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Homecoming takes on somber note for Loyola's Dwan


For two years, Matt Dwan had dreamed about today.

He had visions of avenging a one-goal loss to Hofstra in 1993 in front of hometown friends and rekindling some fond memories when No. 6 Loyola plays the No. 13 Flying Dutchmen in Hempstead, N.Y., an hour away from where he grew up in Yorktown Heights.

Hofstra Stadium is where Dwan scored his first collegiate goal, where his high school team won the state title and where he received his only Division I scholarship offer.

Now, Dwan wants to forget this homecoming.

Jason Foley, Dwan's longtime friend and teammate, committed suicide March 30, two days before his 22nd birthday. On Tuesday, Dwan was a pallbearer at Foley's funeral.

"I try not to think about it," said Dwan, a senior defensive midfielder. "But at times when you're not doing anything, that's when it's really hard."

Dwan and Foley won lacrosse titles in middle school and high school, and played three years together as Loyola defensemen. After Foley left school last May, Dwan kept in contact and spent time with Foley over winter break.

Dwan said Foley was the reason he's at Loyola.

At the New York state championship game in 1991, Dwan had decided to play for Division III Albany State, and Loyola coach Dave Cottle was at Hofstra Stadium to see Yorktown All-America Foley. After the game, Cottle also talked to Matt's father, Bill Dwan Sr., who had another son, Bill Jr., at Johns Hopkins.

"He told me that Matt was as good as Bill, but just didn't have Billy's mean streak yet," Cottle said. "We took the chance. It was the first time I had listened to a parent about a kid."

Cottle signed Dwan two months before school started in September 1991, and never has taken a better gamble. Dwan has developed into one of the top all-around players in the nation and is trying to become just the ninth Loyola player to be a three-time All-American.

An average game for Dwan includes diving headfirst for ground balls, stopping the opponent's top offensive midfielder and aiding in the Greyhounds' transition game.

"He's one of the best lacrosse players in Loyola history," Cottle said. "[Against Towson State on Saturday] he refused to let us lose. That's typical Matt Dwan."

Physically, Dwan isn't anything special.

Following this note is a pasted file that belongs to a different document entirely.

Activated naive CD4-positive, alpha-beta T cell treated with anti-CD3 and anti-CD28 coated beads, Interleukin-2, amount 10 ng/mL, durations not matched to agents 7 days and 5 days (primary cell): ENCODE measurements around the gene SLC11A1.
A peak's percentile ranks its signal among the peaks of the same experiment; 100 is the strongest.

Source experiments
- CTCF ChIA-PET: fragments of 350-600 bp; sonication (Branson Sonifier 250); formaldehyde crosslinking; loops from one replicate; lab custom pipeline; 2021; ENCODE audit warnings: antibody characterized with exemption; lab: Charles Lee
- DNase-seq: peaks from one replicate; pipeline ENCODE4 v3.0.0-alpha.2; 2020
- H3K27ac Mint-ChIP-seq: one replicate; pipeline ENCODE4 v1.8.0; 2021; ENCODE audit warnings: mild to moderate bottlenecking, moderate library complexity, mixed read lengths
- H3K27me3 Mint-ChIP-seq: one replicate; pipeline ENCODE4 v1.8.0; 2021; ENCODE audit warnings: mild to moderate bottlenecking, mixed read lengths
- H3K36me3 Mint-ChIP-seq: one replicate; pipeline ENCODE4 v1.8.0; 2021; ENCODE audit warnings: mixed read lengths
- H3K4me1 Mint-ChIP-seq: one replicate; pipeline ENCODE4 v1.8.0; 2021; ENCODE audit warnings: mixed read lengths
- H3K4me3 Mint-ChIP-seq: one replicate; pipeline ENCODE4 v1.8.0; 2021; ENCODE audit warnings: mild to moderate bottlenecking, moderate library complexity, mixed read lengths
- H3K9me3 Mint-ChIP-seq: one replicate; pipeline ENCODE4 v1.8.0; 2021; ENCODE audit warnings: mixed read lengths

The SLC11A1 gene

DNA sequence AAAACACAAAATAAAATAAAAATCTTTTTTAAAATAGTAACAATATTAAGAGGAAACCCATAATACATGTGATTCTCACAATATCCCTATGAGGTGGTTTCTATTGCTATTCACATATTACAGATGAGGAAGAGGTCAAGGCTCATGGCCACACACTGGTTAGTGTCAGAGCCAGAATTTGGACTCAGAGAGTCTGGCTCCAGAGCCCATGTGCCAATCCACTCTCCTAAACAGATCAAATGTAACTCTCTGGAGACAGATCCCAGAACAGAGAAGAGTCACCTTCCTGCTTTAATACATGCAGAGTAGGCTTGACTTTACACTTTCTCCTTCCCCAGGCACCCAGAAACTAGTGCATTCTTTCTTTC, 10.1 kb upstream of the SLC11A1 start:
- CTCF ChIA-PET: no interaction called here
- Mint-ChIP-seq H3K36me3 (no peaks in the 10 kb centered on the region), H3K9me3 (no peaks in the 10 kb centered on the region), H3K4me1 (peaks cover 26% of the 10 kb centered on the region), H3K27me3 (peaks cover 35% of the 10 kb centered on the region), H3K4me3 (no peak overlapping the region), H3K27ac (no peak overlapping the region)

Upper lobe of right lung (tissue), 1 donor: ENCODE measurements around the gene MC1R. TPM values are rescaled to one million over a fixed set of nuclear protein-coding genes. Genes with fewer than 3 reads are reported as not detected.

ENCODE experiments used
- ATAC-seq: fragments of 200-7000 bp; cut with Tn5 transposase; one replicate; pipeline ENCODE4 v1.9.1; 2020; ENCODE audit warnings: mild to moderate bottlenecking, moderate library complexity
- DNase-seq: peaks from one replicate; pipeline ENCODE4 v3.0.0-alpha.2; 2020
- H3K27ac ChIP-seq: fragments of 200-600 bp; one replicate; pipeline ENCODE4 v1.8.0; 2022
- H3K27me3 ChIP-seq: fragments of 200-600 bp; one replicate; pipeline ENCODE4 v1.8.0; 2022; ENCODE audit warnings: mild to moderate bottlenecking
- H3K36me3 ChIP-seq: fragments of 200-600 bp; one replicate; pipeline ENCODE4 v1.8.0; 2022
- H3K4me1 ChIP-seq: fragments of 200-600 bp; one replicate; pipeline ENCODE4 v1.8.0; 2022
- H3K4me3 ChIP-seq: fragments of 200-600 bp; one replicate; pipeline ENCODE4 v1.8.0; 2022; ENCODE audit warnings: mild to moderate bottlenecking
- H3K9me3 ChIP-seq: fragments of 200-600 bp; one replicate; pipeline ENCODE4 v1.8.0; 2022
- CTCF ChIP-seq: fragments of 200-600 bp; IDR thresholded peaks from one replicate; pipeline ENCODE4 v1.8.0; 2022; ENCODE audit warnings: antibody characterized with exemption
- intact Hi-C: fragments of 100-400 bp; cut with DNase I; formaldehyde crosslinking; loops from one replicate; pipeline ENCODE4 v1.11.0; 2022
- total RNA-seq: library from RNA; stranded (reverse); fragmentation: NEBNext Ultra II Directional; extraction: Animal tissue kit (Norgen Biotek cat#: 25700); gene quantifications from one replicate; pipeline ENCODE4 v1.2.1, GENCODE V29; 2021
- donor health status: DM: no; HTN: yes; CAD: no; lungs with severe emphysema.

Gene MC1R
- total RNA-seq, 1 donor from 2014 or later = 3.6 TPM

At 6 feet 1, 172 pounds, Dwan is the smallest of Loyola's top defensemen. He is also one of the slowest on the Greyhounds' fast break.

Nonetheless, Dwan remains a leading candidate for first-team All-America because he doesn't let more talented players beat him.

He watches game tapes, reads the scouting reports, talks to the coaches.

"To get ready, I find out what my guy likes to do," said Dwan, whose brother, Bill, has returned for his second stint as a Greyhounds assistant. "I try to know what he is going to do before he does it. I'm not going to outrun anybody. I like to give good hits, but I know I'm not the strongest guy. I only try to beat people to spots."

Defending midfielders haven't discovered a strategy for Dwan, one of the best offensive defensemen in the country. Besides leading the Greyhounds in ground balls for the second straight season, he is eighth in scoring with six goals and three assists in seven games.

In Loyola's transition game, Dwan has, as Cottle said, "a longer rope than most players," because of his shooting accuracy with a long stick and his intelligence.

"I love to start or end a fast break," Dwan said. "There's nothing like a quick goal to get a team going."

For three years in high school, Dwan finished fast breaks as a reserve attackman. Only injuries to some Yorktown teammates during his senior year forced Dwan to fill a starting hole on the defensive end, from which he scored a goal in the state title game.

"Part of the reason Matthew was an attackman was because his brother Billy was a long stick," said Matt's father. "He didn't want to follow in Billy's steps. He wanted to be different."

A defenseman consistently finishing fast breaks. A Division III prospect emerging as a three-time All-America selection.

Dwan has made some success out of being different. Now, if only he can be as successful enduring this painful homecoming.

"I still can't believe it," Dwan said. "We won middle school and high school championships together. When we came here, I thought we would win a championship in college, too. But that can never happen."

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